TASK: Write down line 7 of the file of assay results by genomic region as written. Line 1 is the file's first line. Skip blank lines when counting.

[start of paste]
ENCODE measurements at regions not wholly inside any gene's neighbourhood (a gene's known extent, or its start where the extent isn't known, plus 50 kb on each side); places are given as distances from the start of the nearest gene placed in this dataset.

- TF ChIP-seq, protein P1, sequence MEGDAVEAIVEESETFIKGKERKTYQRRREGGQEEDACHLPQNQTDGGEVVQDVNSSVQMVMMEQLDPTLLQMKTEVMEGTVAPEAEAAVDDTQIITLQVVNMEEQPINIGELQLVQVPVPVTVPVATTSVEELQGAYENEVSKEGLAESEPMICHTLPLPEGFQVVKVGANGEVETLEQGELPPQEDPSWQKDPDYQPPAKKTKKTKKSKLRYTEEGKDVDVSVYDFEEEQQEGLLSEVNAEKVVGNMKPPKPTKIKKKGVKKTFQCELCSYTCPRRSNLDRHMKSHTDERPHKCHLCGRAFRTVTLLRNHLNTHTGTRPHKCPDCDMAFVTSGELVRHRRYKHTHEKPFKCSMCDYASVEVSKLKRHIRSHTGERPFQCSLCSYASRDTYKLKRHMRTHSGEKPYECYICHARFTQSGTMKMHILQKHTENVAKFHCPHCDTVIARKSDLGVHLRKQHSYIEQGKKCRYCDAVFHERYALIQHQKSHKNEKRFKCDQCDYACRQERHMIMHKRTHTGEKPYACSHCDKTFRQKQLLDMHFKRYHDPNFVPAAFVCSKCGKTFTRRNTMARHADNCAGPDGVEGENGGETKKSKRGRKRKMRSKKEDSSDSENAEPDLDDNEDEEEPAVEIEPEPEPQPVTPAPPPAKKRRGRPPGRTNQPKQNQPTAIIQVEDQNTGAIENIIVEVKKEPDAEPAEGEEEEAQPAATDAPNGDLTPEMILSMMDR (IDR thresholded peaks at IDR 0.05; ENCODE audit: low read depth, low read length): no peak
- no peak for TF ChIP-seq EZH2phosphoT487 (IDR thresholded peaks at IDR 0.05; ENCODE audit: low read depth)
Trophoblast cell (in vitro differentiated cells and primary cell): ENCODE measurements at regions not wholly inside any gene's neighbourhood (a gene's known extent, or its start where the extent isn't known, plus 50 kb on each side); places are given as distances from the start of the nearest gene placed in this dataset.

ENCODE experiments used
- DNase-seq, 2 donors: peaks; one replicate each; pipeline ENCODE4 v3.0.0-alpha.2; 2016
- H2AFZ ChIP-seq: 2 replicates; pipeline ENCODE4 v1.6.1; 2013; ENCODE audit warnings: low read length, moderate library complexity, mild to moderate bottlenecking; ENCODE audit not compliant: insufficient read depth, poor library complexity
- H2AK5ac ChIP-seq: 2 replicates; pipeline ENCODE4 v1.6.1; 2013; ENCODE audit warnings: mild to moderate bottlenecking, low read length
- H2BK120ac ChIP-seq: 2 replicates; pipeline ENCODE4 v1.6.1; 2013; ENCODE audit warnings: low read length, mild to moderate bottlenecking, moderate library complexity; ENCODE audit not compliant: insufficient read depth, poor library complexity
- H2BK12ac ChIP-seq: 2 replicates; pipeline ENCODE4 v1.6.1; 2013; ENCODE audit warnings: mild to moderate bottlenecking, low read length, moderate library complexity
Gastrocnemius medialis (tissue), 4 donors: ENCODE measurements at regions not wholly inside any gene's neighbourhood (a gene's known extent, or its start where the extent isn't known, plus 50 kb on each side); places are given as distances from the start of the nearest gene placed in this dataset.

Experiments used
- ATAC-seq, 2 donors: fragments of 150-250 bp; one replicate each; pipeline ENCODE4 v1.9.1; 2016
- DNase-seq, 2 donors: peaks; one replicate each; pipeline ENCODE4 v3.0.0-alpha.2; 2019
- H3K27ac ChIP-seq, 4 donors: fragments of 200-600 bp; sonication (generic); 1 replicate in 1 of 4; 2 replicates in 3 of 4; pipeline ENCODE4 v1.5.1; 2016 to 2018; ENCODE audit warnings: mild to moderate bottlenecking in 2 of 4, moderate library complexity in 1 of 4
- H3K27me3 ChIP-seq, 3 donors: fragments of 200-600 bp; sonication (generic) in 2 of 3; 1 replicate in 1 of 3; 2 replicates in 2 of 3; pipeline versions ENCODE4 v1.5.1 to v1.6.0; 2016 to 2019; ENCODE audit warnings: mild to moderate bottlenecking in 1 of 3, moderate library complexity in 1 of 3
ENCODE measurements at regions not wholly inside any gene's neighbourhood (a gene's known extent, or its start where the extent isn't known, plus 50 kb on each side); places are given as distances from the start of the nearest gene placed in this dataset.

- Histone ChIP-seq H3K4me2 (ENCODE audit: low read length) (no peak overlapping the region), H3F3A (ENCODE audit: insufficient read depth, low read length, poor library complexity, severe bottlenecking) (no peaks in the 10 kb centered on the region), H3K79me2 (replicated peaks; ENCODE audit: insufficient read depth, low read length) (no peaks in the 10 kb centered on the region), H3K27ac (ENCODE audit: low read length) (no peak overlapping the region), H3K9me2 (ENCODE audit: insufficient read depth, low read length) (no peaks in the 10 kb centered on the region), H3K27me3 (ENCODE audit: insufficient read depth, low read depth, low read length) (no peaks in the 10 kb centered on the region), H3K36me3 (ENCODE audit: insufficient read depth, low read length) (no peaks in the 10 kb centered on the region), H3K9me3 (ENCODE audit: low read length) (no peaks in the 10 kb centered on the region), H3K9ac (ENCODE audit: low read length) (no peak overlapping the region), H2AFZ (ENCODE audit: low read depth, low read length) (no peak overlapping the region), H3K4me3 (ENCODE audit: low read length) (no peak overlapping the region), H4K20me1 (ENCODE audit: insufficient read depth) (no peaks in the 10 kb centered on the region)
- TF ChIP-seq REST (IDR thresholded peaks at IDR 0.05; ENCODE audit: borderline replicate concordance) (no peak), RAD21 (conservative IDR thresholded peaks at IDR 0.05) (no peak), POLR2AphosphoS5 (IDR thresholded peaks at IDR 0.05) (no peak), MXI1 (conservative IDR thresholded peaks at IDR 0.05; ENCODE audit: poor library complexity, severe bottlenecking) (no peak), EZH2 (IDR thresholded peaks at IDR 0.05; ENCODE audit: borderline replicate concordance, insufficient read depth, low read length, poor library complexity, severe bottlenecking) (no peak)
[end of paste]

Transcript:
- H2AFZ ChIP-seq: 2 replicates; pipeline ENCODE4 v1.6.1; 2013; ENCODE audit warnings: low read length, moderate library complexity, mild to moderate bottlenecking; ENCODE audit not compliant: insufficient read depth, poor library complexity